• Browning, M., and A. Lusardi, 1996, “Household Saving: Micro Theories and Micro Facts,” Journal of Economic Literature, Vol. 34, No. 4, pp. 17971855.

    • Search Google Scholar
    • Export Citation
  • Campbell, J.Y., and J.F. Cocco, 2004. “How Do House Prices Affect Consumption? Evidence from Micro Data,” Harvard Institute of Economic Research Discussion Paper No. 2045 (Cambridge, Massachusetts: Harvard Institute of Economic Research).

    • Search Google Scholar
    • Export Citation
  • Deaton, A., 1985, “Panel Data from Time Series of Cross Sections,” Journal of Econometrics, Vol. 30, pp. 10926.

  • de Serres, A., and F. Pelgrin, 2003, “The Decline in Private Savings Rates in the 1990s in OECD Countries: How Much Can Be Explained by Non-Wealth Determinants?OECD Economic Studies No. 36 (Paris: Organization for Economic Co-operation and Development).

    • Search Google Scholar
    • Export Citation
  • Dynan, K.E., J. Skinnner, and S. P. Zeldes, 2000, “Do the Rich Save More?NBER Working Paper No. 7906 (Cambridge, Massachusetts: National Bureau of Economic Research).

    • Search Google Scholar
    • Export Citation
  • Engen, Eric. M., William G. Gale, and Cori. E. Uccello, 1999, “The Adequacy of Retirement Saving,” Brookings Papers on Economic Activity: 2, Brookings Institution, pp. 65165.

    • Search Google Scholar
    • Export Citation
  • Engelhardt, G. V., 1996, “House Prices and Home Owner Saving Behavior”, Regional Science and Urban Economics, Vol. 26, pp. 31336.

    • Search Google Scholar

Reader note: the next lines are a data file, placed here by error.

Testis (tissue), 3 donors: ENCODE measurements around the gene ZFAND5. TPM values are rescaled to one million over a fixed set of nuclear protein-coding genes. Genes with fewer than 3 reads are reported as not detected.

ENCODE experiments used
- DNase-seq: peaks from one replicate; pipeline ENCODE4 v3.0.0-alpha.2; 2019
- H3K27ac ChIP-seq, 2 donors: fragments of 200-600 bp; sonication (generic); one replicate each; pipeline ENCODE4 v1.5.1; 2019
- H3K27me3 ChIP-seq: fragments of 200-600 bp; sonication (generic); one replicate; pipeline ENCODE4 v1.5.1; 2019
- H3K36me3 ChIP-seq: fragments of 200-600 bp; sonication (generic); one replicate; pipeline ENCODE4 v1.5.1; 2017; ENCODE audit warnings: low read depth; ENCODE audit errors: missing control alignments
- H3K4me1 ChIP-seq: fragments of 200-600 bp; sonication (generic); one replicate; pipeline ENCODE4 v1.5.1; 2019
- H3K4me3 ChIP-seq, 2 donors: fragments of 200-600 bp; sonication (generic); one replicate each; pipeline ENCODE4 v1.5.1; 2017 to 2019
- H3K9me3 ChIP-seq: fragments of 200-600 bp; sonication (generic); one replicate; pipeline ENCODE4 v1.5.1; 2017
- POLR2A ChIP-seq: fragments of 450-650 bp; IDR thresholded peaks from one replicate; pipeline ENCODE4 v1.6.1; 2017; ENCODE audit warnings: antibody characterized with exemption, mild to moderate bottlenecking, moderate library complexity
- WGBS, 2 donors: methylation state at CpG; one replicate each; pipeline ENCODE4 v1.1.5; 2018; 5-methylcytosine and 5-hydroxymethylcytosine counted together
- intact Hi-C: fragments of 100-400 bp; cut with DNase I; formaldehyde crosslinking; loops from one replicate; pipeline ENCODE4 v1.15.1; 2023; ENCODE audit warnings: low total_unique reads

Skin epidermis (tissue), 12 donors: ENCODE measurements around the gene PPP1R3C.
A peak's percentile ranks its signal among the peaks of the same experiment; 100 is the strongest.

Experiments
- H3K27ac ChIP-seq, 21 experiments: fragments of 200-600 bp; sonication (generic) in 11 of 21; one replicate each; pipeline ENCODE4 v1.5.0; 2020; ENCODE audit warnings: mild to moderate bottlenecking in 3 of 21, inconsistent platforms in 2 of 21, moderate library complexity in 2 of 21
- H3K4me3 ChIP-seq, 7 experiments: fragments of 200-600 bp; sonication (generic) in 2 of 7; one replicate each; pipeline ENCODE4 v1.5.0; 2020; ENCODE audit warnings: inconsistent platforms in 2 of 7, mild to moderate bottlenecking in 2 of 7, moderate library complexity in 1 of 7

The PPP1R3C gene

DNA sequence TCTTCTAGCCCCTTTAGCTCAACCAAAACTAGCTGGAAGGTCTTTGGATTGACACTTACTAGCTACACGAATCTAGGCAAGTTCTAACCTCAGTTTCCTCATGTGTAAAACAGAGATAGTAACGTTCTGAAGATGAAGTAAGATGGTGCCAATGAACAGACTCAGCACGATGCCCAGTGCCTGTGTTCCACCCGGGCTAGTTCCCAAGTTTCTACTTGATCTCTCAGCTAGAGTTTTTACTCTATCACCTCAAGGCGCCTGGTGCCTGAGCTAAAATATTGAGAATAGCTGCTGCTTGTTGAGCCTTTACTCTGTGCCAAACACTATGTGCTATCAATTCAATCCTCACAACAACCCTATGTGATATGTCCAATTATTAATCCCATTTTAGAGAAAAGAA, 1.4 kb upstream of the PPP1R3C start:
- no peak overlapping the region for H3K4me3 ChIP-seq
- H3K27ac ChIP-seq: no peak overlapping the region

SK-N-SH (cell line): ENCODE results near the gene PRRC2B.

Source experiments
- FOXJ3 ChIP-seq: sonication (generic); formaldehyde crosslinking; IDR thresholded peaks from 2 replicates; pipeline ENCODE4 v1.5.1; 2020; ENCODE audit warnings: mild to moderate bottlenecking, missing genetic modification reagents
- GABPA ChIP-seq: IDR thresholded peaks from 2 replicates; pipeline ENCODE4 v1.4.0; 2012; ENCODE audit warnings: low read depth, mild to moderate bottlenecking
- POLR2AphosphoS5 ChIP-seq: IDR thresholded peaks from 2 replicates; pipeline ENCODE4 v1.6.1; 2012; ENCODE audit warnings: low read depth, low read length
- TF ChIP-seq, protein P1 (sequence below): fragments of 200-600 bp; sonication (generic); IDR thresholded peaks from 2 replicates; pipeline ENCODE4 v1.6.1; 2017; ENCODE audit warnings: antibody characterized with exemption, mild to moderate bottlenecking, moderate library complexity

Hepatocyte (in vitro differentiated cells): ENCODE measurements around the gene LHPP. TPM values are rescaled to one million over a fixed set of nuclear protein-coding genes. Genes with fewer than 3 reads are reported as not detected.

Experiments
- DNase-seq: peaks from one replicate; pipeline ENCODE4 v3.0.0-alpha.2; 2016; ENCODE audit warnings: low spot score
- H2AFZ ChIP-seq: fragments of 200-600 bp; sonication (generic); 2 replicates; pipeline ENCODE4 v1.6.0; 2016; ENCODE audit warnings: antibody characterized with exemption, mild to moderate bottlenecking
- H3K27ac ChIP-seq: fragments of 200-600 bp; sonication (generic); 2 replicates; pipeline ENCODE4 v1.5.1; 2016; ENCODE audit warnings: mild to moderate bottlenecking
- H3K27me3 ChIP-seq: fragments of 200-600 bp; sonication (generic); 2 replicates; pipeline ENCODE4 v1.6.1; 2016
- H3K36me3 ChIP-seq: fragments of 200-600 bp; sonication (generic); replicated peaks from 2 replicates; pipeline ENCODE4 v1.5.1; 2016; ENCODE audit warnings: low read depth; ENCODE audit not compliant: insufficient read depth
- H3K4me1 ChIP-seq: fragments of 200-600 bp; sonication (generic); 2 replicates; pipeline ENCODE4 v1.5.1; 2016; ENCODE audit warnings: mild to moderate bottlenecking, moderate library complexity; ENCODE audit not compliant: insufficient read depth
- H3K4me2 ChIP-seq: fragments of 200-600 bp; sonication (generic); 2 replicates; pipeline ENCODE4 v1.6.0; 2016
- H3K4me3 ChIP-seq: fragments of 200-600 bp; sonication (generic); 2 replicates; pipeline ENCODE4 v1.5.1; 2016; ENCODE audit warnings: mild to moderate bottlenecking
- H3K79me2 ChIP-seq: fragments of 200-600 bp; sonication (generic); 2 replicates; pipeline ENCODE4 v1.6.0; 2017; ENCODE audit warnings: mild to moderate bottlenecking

• Export Citation
  • Friedman, M., 1957, A Theory of the Consumption Function (Princeton, New Jersey: Princeton University Press).

  • Gunne Research Group, 2004, The Gunne Report: The Residential Property Market 2003. An Analysis of the Facts, (Dublin: Gunne Group Research).

    • Search Google Scholar
    • Export Citation
  • Hughes, G. and D. Watson, 2005, Pensioners’ Incomes and Replacement Rates in 2000. Economic and Social Research Institute, Policy Research Series, No. 54.

    • Search Google Scholar
    • Export Citation
  • International Monetary Fund, 2005, Global Financial Stability Report: World Economic and Financial Surveys (Washington: International Monetary Fund).

    • Search Google Scholar
    • Export Citation
  • Kitamura, Y., N. Takayama, and F. Arita, 2001, “Household Savings in Japan Revisited,” Research in Economics Vol. 55 (March), pp.13553.

    • Search Google Scholar
    • Export Citation
  • Lane, P., 2001, “On the Provision of Incentives to Save,” Report for the Irish Association of Investment Managers (Dublin: Irish Association of Investment Managers).

    • Search Google Scholar
    • Export Citation